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Brighton district crosses its fingers and hopes a few voters change their minds

Sophomores Jocelyn Estrada and Stephanie Diaz eat lunch in front of Prairie View High School.
Sophomores Jocelyn Estrada and Stephanie Diaz eat lunch in front of Prairie View High School in School District 27J.
Tonja Castaneda

The rapidly growing Brighton schools hope voters are more receptive this year to a $248 million bond issue than they were in 2014, when a $148 million plan failed by 90 votes.

“I feel really good about it – until I wake up at 3 in the morning,” said Chris Fiedler, superintendent of the Adams County School District 27J.

None of the state’s other 20 largest school districts are seeking tax increases this year, but 27J leaders felt they couldn’t wait.

The reason is simple – mushrooming enrollment growth.

The district grew from 9,256 students in 2004 to 17,103 in the 2014-15 school year. That 84 percent increase far exceeds the 18.3 percent growth for all metro-area districts over the decade. The district now is the state’s 16th largest, and Fiedler says 2030 enrollment is projected at 32,000.

The fields east of Brighton and north of Denver International Airport have filled with subdivisions in recent years, and growth continues.

“Houses here are more affordable,” Fiedler explains. He also said growth in Thornton in the western part of the district has exploded.

Growth has consequences

Without new schools, growth requires uncomfortable adjustments, including modified split schedules at the district’s two comprehensive high schools, Brighton and Prairie View. Freshmen and sophomores start school at 7 a.m., with older students coming in at about 9:30 a.m.

Asked about the current split schedule, Brighton High senior Lauren Rocha simply said, “It’s the worst.”

She has classes from 8:45 a.m. to 2:40 p.m. but no lunch hour.

“It makes you not want to go to class because you want to eat so bad,” she said. “… It’s definitely harder to focus.”

Sympathetic teachers often let students grab food to bring to class.

Some seniors don’t finish the day until 5 p.m., Rocha said, making it tough to juggle after-school activities and jobs. She works evenings at a Brighton pizza restaurant. Asked about homework, Rocha said, “If I’m lucky enough” she gets some done in class, but added, “Sometimes I’m up until 2 in the morning writing a paper.”

Fiedler said the high school schedules also put a strain on staff. “There’s a challenge with scheduling. It stretches our administrators.”

Brighton, then the district’s only high school, went on a split schedule in 2003. A 2004 bond issue allowed construction of Prairie View, easing schedule problems at Brighton. But Prairie View opened with modular classrooms, and most of the district’s other schools also have modulars.

Without a new high school, the district may have to face the possibility of full split schedules at the two high schools, with half the students attending from 6 a.m. to noon and the others in school from noon to 6:30 p.m., Fielder said.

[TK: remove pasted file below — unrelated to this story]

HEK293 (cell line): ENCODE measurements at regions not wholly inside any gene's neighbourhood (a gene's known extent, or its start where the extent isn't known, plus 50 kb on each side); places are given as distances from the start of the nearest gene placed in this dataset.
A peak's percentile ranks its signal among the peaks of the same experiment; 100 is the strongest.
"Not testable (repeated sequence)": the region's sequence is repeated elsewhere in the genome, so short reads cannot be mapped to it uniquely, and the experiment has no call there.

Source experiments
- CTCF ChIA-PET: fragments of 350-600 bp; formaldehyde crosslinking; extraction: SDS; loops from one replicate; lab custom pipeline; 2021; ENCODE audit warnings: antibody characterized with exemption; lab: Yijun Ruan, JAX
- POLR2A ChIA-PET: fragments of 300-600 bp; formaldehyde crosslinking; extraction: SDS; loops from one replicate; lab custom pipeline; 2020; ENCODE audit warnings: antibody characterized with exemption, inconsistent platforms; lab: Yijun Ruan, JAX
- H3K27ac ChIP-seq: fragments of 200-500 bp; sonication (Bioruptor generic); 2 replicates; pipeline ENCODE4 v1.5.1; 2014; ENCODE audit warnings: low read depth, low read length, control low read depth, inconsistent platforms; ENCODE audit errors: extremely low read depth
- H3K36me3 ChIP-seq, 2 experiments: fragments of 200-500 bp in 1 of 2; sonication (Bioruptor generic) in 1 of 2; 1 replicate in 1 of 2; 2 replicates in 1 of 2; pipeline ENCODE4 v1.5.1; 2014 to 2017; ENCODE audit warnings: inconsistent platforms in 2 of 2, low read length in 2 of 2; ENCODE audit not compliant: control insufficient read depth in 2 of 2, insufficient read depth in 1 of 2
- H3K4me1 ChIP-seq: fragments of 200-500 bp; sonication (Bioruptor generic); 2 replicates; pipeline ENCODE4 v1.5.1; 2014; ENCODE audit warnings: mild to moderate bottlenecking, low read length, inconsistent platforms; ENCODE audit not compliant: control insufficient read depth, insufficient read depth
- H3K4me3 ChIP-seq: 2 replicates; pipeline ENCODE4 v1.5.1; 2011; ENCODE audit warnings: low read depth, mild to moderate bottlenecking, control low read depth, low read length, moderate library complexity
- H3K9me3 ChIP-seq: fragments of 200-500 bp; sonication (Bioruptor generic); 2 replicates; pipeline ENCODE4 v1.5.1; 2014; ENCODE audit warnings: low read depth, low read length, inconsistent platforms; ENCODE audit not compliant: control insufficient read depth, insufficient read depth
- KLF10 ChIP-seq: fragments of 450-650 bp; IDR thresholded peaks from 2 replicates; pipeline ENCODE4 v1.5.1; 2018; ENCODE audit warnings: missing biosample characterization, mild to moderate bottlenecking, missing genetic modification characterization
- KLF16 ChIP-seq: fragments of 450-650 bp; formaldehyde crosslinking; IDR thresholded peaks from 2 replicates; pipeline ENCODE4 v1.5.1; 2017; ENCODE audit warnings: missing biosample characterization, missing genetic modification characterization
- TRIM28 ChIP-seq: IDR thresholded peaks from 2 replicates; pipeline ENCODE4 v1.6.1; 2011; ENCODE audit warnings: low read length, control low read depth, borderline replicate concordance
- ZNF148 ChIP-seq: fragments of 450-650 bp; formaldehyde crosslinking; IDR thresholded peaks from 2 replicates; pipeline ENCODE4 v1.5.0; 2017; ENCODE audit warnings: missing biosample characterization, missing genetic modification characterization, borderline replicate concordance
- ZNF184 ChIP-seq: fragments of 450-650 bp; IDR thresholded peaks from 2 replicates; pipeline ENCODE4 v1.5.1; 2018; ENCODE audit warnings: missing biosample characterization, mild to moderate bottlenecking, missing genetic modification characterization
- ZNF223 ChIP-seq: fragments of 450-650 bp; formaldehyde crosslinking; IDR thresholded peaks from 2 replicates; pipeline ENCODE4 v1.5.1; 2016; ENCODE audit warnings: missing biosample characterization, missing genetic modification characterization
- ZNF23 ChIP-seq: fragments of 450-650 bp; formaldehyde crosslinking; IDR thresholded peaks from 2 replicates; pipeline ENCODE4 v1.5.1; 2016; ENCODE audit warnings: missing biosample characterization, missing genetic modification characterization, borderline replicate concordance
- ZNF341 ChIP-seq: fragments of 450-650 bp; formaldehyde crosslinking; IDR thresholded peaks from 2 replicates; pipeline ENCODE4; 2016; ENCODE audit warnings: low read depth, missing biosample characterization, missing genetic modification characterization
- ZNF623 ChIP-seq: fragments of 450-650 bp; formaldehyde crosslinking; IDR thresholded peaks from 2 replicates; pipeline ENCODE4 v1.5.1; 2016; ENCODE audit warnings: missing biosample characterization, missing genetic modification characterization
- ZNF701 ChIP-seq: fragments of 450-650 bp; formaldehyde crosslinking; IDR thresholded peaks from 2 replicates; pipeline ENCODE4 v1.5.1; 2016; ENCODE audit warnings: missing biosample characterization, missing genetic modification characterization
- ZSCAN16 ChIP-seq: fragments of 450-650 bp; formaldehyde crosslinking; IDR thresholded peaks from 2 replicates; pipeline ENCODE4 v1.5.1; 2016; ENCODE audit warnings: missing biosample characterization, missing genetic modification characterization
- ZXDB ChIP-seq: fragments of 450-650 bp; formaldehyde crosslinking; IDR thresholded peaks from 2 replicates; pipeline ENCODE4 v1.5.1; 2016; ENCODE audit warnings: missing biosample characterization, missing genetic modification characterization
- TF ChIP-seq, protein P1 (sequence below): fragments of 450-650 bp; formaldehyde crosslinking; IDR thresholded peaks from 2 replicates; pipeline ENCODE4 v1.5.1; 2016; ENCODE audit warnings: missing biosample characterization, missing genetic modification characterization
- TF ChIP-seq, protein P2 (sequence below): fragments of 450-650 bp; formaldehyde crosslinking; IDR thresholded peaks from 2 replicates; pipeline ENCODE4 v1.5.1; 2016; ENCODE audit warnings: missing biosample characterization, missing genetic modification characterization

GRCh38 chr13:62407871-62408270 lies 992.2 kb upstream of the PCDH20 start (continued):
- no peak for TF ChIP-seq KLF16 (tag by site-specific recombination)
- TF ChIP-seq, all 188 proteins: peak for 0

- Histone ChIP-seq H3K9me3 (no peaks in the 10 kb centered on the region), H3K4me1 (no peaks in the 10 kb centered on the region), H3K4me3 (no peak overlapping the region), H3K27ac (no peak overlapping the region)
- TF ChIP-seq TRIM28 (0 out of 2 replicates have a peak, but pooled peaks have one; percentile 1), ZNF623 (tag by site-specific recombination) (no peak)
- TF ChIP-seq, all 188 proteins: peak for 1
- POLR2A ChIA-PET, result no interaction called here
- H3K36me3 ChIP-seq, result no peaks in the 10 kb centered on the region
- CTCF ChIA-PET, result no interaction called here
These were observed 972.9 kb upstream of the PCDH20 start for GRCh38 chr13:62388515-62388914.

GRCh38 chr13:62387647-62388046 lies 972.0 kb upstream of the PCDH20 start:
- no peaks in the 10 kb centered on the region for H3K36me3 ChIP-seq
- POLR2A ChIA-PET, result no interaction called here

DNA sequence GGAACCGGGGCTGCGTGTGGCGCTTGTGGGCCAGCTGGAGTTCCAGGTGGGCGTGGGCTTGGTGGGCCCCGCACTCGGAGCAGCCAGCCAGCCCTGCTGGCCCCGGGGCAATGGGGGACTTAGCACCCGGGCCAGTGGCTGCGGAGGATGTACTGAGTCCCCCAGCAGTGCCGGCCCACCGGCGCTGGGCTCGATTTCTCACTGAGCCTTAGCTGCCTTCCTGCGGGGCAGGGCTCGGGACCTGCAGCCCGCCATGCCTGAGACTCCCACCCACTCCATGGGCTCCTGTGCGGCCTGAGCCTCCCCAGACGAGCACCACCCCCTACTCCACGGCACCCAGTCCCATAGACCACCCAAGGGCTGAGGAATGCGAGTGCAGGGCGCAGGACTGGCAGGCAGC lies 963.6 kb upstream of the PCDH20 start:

The district also has contingency plans for year-round schedules at its elementary schools.

“That’s one of the possible options in the absence of new space,” he said.

Persuading the voters

Despite the wafer-thin margin of loss last year, bond-issue supporters are determined to succeed this time around.

“We immediately turned that loss into fuel. The disappointment immediately drove the determination,” said Chris Wahrle, a Brighton parent who is a co-founder of IAM27J, a community organization that is campaigning for passage of the bond.

“There is a lot more familiarity with the issues the district is facing” this year, Wahrle said. He added that supporters had to do a lot more explaining about the bond last year.

The IAM27J group so far has raised about $73,000 and spent more than $25,000, according to a recent campaign filing. Wahrle said campaign efforts include 10,000 hand-written postcards sent to voters, 3,000 yard signs, large banners at major intersections, phone banks and lots of neighborhood canvassing.

“We knew we had to more this year,” he said.

There are no organized opposition groups.

Fiedler notes there a lot of “noise” in 2014 – bond and tax override elections in neighboring districts plus legislative and other elections.

Among other things, elections last year brought out more Republican voters, who often are more averse to tax increases. Although registered Democrats outnumber Republicans in Adams County, 63 percent of Republican turned out last year compared to 53 percent of Democrats. None of the nine tax increases proposed in five Adams districts passed last year.

Fiedler hopes district voters will be able to focus this year.

“We know that the campaign this year is about participation, not persuasion,” he said.

If passed, the bond issue would increase property taxes on the average home about $33 a year, Fielder said.

What happens next

“If we win there’s hope. If we lose we’re going to lose good staff, good administrators, good families. They’ll go other places,” Fiedler said.

But if the bond is passed, voters will face the issue again. The superintendent said that if current rates of enrollment growth continue the district should start thinking about a new bond issue in six years.

See the document below for a full list of district bond issues and tax overrides on the ballot this election.

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